In Montanez v. McDean LLC, No. 16-cv-447, 2018 WL 1183688 (N.D.N.Y. March 6, 2018), the court granted defendant’s motion for summary judgment as to plaintiff’s hostile work environment sexual harassment claim, asserted under Title VII of the Civil Rights Act of 1964.
After explaining the legal standard for making out a hostile work environment claim, the court explained:
Upon review, Montanez cannot sustain this kind of Title VII claim. Plaintiff complains that on one occasion Schaub “asked him if he wanted to go out with her,” on another occasion told him “she liked Spanish guys,” and on a third occasion made a sexually suggestive comment about whether plaintiff could handle the fact there were several women in the workplace. Plaintiff further claims that Schaub and Collazo–Nieves called him a “fake Puerto Rican” and accused him of “want[ing] to be black.” Finally, plaintiff claims that Schaub and Collazo–Nieves frequently engaged in conversation of a sexual nature. Although Schaub exercised some supervisory responsibility at the Restaurant, Montanez has not described anything beyond some suggestive remarks that he quickly rebuffed.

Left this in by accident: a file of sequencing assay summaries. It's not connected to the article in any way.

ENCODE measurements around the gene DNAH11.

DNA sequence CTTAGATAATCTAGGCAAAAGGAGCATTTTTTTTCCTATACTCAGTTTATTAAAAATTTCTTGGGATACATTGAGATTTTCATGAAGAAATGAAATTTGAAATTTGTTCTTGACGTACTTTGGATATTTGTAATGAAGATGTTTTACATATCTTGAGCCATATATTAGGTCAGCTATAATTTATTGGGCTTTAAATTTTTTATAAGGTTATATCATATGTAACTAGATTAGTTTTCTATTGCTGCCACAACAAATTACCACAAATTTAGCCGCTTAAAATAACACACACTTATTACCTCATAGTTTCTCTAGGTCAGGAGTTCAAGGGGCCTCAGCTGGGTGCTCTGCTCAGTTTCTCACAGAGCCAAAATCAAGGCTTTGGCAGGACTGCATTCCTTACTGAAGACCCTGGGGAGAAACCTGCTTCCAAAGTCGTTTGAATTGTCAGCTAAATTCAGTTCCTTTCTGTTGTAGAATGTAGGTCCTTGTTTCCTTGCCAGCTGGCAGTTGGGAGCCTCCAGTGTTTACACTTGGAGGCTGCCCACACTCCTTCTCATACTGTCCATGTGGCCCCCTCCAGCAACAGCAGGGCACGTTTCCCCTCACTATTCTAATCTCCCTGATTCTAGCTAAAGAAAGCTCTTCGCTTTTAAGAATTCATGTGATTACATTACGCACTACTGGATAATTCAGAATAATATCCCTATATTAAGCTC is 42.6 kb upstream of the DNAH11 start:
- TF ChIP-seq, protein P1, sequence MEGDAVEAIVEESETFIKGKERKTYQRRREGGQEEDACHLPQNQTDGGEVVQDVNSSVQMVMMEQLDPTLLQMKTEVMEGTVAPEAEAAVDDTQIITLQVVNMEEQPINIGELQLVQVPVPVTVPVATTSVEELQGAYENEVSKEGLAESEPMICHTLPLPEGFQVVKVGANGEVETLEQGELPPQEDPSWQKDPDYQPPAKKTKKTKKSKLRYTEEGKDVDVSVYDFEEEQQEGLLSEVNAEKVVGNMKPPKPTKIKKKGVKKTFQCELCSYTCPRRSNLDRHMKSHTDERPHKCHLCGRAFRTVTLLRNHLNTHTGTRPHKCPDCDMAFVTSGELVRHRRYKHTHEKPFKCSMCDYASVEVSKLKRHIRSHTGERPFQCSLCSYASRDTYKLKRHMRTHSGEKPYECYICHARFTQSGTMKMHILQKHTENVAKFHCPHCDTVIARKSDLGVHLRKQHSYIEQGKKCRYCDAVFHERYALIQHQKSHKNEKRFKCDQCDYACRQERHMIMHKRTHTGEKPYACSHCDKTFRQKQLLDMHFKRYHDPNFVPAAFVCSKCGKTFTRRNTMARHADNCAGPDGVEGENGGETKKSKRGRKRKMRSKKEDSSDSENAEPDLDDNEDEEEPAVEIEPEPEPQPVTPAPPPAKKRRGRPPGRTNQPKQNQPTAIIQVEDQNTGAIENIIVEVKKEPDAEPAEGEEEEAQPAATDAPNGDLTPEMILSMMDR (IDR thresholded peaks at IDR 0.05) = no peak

The court also noted that when plaintiff communicated his complaints to a manager, who determined that both plaintiff and the alleged harasser had both “overreacted,” and attempted to take corrective action going forward.
It concluded that “no reasonable juror could conclude that a reasonable employee would have found the abuse so pervasive or severe as to alter [plaintiff’s] working conditions,” and dismissed plaintiff’s sexual harassment claim.